Death is the destiny we all share. This will not change. But the way we die, which had been the same for many generations, has changed drastically in a relatively short time for those in developed countries with access to healthcare. For generations, if people were lucky enough to reach old age, not having died in infancy or childhood, in childbirth, in war, or by accident, they would take to bed, surrounded by loved ones who cared for them, and fade into death. Most likely, they would have seen their parents and grandparents die the same way, so this manner of dying would be familiar. It was part of the natural cycle of life. Now less than 25 per cent of Americans die at home, at much older ages than people would have dreamed of in past generations, often after surviving many illnesses and even diseases that would have been terminal for their grandparents. We are fortunate to live (and die) today, supported by myriad scientific, medical, and technological advancements. But we also face new problems as a result of the new way that we die. We cannot look forward to a peaceful waning when we know our lives will likely end in hospitals, having endured very expensive care, rather than at home with family. We have to decide what decisions we want our loved ones, or care-givers, to make when we cannot choose for ourselves. We have to think about whether in any circumstances we would seek physician-assisted death. We know we face other questions as well, but we may not even know where to start. In the face of these decisions, we can feel daunted and afraid. The best remedy is information and planning. In this book, Gregory Eastwood - a physician who has cared for dying patients, served as an ethics consultant, and taught end of life issues to medical and other health profession students - draws from his substantial experience with patients and families to provide the information that will help us think clearly about the choices and issues we will face at the end of our lives, and the end of our loved ones'. With sensitivity and profound insight, Eastwood guides us through all the important questions about death and dying in straightforward, clear language and through real-life stories. Throughout, he shows us how we can take ownership of the way we want to die, when we must die, and feel more in control as death approaches.
This brief, accessible book covers all aspects of transient global amnesia (TGA). First, it deals with the history of TGA before moving on to clinical and diagnostic features, and differential diagnosis. The investigation and management of TGA is then discussed, followed by treatment and prognosis. Each of the chapters is devoted to a practical and structured overview of the particular topic, with use of case studies to illustrate the material. Based in part on the author's experience of TGA cases over 15 years and in part on a review of the published literature, this book will hopefully enlighten clinicians from a broad range of medical backgrounds on the clinical features, investigation, and pathogenesis of TGA. Transient Global Amnesia is aimed at any clinician with an interest in, or who encounters patients with, acute amnesia: neurologists, general physicians, old age psychiatrists, geriatricians, clinical neuropsychologists, and primary care physicians, as well as other professions allied to medicine with similar interests, such as members of memory assessment teams.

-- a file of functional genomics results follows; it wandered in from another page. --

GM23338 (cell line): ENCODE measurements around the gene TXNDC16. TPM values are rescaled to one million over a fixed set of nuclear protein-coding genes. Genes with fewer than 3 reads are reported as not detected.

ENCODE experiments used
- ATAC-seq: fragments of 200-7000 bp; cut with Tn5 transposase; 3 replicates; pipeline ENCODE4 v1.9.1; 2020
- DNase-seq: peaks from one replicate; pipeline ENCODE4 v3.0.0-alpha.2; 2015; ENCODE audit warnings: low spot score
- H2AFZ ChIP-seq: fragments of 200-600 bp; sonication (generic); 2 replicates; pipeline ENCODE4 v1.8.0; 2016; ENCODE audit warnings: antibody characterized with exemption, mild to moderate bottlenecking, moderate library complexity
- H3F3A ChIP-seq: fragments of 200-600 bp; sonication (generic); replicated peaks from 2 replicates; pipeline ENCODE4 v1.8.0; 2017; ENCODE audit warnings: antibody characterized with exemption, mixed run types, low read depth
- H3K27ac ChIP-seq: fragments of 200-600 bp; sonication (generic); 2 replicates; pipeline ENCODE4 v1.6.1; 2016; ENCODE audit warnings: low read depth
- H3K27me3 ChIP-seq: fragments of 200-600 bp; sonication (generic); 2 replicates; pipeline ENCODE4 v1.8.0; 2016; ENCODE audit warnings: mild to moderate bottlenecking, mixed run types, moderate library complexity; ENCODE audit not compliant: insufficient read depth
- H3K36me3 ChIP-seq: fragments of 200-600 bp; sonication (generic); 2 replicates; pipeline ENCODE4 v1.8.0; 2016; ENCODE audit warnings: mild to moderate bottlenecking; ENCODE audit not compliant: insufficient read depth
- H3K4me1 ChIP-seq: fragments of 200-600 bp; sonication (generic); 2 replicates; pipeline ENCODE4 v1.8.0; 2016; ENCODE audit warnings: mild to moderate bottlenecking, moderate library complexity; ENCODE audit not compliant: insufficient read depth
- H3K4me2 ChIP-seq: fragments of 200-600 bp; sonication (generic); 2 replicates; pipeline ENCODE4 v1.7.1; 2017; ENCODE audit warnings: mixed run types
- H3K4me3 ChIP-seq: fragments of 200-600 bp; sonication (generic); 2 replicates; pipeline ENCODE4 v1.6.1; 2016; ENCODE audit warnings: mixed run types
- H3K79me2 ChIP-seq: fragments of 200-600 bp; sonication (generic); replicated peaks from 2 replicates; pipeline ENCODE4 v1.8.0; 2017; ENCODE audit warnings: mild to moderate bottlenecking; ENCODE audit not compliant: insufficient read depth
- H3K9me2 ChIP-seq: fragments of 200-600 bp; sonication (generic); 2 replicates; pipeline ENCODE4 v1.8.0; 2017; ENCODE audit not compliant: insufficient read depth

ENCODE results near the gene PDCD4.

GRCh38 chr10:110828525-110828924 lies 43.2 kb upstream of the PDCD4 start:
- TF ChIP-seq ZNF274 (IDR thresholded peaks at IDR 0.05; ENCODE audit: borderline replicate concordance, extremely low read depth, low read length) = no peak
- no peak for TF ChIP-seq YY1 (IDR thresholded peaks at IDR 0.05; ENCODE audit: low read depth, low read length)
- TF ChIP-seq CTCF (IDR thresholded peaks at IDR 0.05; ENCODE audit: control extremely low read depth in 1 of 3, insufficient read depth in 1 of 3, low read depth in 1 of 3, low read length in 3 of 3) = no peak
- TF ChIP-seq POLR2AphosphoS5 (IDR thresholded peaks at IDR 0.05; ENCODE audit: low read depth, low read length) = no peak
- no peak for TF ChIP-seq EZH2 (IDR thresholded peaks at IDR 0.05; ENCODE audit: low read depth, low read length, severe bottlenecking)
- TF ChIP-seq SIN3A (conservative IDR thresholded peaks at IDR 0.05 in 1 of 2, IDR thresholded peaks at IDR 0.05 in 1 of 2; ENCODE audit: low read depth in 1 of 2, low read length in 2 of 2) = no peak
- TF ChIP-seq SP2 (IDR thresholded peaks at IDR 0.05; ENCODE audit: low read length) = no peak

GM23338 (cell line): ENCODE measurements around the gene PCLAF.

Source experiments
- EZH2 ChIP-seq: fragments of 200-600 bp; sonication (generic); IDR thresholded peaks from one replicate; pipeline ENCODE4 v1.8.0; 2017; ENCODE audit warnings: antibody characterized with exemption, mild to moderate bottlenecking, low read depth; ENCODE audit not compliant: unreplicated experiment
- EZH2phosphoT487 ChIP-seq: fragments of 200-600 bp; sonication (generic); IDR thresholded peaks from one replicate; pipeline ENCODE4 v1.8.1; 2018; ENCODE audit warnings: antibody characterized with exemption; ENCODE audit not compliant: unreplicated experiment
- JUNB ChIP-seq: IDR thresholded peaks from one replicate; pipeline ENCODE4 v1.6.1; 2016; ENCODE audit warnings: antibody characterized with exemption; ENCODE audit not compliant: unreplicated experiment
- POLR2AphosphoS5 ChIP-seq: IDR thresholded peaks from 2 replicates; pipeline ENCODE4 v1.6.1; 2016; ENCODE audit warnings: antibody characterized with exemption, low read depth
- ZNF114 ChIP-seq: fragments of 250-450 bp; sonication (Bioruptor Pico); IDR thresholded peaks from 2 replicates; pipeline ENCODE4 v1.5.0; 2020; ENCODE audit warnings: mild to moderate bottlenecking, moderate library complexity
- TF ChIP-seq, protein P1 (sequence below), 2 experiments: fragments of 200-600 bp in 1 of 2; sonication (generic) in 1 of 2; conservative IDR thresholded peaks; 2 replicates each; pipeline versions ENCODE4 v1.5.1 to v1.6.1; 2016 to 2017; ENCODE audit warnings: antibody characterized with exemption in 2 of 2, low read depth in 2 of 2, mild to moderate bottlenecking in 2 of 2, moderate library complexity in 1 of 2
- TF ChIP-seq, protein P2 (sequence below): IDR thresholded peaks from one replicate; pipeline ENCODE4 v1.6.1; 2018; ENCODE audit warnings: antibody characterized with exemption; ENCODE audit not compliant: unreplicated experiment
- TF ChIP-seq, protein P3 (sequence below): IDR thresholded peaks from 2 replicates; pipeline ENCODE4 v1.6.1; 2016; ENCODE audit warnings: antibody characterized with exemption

This book has two main purposes: formative case analysis and self-assessment of medicine in old age. It presents clinicians with a series of cases on which to base discussion of the investigation and management of patients. It also provides the trainee, or established doctor, with a medium to help prepare for post-graduate examinations and clinical practice. The authors have chosen 109 cases, a total of 250 questions/answers, illustrated by color photographs, diagrams, and tables. The cases cover the main modes of presentation of acute illness in old age, such as fall, confusion, incontinence, weight loss and immobility, with examples from all the major systems. These illustrate the complexity of diagnosis and treatment of medical illness in frail older people and the need to think widely and laterally when caring for such patients. The questions are mostly in best-of-five format to reflect the current style of multiple choice questions used in examination, though some are open questions as the basis for tutorials. Many of the clinical stems have been expanded to improve the educational function of the book and to test more rigorously the reader's deductive thinking.